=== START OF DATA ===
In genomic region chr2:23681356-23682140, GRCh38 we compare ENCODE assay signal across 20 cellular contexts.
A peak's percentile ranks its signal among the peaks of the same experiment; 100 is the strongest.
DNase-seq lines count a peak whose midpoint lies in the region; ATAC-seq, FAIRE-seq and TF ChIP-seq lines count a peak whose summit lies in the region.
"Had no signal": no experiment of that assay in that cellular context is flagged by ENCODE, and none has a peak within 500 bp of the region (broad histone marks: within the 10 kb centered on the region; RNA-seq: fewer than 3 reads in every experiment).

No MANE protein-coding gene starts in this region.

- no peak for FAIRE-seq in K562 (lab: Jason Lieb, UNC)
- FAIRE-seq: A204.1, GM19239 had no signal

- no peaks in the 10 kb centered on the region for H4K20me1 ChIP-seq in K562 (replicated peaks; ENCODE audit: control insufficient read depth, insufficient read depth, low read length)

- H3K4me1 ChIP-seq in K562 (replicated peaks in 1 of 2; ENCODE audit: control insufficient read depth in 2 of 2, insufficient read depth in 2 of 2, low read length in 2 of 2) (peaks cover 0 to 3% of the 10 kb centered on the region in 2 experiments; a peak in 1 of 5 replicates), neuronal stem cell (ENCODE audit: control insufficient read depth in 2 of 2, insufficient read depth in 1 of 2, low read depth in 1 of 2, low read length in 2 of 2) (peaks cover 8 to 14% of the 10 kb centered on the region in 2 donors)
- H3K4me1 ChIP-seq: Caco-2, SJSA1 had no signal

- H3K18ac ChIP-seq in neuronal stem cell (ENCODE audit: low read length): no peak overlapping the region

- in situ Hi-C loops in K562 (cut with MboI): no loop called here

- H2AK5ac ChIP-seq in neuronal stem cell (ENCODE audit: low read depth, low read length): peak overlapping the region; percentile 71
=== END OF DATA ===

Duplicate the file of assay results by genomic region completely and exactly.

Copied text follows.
In genomic region chr2:23681356-23682140, GRCh38 we compare ENCODE assay signal across 20 cellular contexts.
A peak's percentile ranks its signal among the peaks of the same experiment; 100 is the strongest.
DNase-seq lines count a peak whose midpoint lies in the region; ATAC-seq, FAIRE-seq and TF ChIP-seq lines count a peak whose summit lies in the region.
"Had no signal": no experiment of that assay in that cellular context is flagged by ENCODE, and none has a peak within 500 bp of the region (broad histone marks: within the 10 kb centered on the region; RNA-seq: fewer than 3 reads in every experiment).

No MANE protein-coding gene starts in this region.

- no peak for FAIRE-seq in K562 (lab: Jason Lieb, UNC)
- FAIRE-seq: A204.1, GM19239 had no signal

- no peaks in the 10 kb centered on the region for H4K20me1 ChIP-seq in K562 (replicated peaks; ENCODE audit: control insufficient read depth, insufficient read depth, low read length)

- H3K4me1 ChIP-seq in K562 (replicated peaks in 1 of 2; ENCODE audit: control insufficient read depth in 2 of 2, insufficient read depth in 2 of 2, low read length in 2 of 2) (peaks cover 0 to 3% of the 10 kb centered on the region in 2 experiments; a peak in 1 of 5 replicates), neuronal stem cell (ENCODE audit: control insufficient read depth in 2 of 2, insufficient read depth in 1 of 2, low read depth in 1 of 2, low read length in 2 of 2) (peaks cover 8 to 14% of the 10 kb centered on the region in 2 donors)
- H3K4me1 ChIP-seq: Caco-2, SJSA1 had no signal

- H3K18ac ChIP-seq in neuronal stem cell (ENCODE audit: low read length): no peak overlapping the region

- in situ Hi-C loops in K562 (cut with MboI): no loop called here

- H2AK5ac ChIP-seq in neuronal stem cell (ENCODE audit: low read depth, low read length): peak overlapping the region; percentile 71